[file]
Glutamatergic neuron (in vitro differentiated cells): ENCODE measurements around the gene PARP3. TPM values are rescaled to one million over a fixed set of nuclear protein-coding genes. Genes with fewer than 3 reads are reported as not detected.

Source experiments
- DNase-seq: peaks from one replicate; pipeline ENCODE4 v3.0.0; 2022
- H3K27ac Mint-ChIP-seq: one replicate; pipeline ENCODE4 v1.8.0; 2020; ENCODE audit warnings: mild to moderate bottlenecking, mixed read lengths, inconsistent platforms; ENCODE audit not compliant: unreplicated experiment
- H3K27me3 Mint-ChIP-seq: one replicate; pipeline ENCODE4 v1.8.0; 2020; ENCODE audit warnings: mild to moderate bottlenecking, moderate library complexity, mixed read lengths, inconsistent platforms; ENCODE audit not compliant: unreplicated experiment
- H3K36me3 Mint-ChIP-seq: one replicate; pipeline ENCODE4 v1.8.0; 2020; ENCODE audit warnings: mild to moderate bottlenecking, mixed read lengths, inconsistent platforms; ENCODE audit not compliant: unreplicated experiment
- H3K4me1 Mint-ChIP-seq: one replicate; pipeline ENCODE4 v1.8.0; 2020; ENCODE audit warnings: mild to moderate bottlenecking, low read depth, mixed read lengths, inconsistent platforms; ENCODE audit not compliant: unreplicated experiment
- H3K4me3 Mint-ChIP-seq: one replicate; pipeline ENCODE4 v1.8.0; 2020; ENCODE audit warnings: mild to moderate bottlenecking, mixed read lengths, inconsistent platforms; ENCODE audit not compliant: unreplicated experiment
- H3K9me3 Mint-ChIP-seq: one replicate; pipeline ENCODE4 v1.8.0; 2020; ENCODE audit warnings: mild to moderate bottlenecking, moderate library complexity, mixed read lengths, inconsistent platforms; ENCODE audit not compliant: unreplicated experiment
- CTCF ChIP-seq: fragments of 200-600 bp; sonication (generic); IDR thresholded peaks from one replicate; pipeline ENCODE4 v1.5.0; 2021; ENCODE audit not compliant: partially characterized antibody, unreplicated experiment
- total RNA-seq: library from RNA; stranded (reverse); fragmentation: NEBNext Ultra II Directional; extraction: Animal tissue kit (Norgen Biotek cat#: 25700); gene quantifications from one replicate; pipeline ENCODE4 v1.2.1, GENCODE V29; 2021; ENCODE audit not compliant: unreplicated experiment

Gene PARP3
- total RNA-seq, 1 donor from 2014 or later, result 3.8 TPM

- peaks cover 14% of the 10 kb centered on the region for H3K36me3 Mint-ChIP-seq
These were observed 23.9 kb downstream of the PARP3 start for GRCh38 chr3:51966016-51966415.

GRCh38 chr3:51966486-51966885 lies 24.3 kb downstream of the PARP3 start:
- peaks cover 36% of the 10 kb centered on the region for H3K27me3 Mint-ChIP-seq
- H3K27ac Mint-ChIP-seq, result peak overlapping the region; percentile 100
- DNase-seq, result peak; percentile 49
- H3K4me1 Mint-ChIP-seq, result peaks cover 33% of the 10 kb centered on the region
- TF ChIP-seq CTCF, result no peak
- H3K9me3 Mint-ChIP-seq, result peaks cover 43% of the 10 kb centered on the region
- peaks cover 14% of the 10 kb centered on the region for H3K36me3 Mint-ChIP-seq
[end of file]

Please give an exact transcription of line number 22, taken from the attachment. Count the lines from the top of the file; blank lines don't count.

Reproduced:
- H3K9me3 Mint-ChIP-seq, result peaks cover 43% of the 10 kb centered on the region